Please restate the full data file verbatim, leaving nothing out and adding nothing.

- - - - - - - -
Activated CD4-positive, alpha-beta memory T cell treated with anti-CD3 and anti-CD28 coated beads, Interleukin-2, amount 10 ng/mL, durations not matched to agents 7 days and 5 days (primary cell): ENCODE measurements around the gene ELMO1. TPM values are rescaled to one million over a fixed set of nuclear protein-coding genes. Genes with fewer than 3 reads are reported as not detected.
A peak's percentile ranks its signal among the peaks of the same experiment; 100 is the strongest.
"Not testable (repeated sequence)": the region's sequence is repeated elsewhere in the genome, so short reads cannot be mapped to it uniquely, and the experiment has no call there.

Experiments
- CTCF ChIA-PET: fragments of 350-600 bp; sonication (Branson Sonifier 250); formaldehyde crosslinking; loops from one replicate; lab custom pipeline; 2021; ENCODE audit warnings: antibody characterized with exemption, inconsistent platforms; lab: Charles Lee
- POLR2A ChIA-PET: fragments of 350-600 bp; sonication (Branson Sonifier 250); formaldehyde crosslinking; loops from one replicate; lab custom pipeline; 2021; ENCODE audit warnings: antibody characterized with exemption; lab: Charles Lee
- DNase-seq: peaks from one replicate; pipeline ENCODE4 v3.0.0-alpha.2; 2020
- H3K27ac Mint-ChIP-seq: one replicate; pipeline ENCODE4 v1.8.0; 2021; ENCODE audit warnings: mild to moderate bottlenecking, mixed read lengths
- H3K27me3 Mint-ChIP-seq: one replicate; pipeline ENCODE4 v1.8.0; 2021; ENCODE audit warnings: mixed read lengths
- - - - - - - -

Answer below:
Activated CD4-positive, alpha-beta memory T cell treated with anti-CD3 and anti-CD28 coated beads, Interleukin-2, amount 10 ng/mL, durations not matched to agents 7 days and 5 days (primary cell): ENCODE measurements around the gene ELMO1. TPM values are rescaled to one million over a fixed set of nuclear protein-coding genes. Genes with fewer than 3 reads are reported as not detected.
A peak's percentile ranks its signal among the peaks of the same experiment; 100 is the strongest.
"Not testable (repeated sequence)": the region's sequence is repeated elsewhere in the genome, so short reads cannot be mapped to it uniquely, and the experiment has no call there.

Experiments
- CTCF ChIA-PET: fragments of 350-600 bp; sonication (Branson Sonifier 250); formaldehyde crosslinking; loops from one replicate; lab custom pipeline; 2021; ENCODE audit warnings: antibody characterized with exemption, inconsistent platforms; lab: Charles Lee
- POLR2A ChIA-PET: fragments of 350-600 bp; sonication (Branson Sonifier 250); formaldehyde crosslinking; loops from one replicate; lab custom pipeline; 2021; ENCODE audit warnings: antibody characterized with exemption; lab: Charles Lee
- DNase-seq: peaks from one replicate; pipeline ENCODE4 v3.0.0-alpha.2; 2020
- H3K27ac Mint-ChIP-seq: one replicate; pipeline ENCODE4 v1.8.0; 2021; ENCODE audit warnings: mild to moderate bottlenecking, mixed read lengths
- H3K27me3 Mint-ChIP-seq: one replicate; pipeline ENCODE4 v1.8.0; 2021; ENCODE audit warnings: mixed read lengths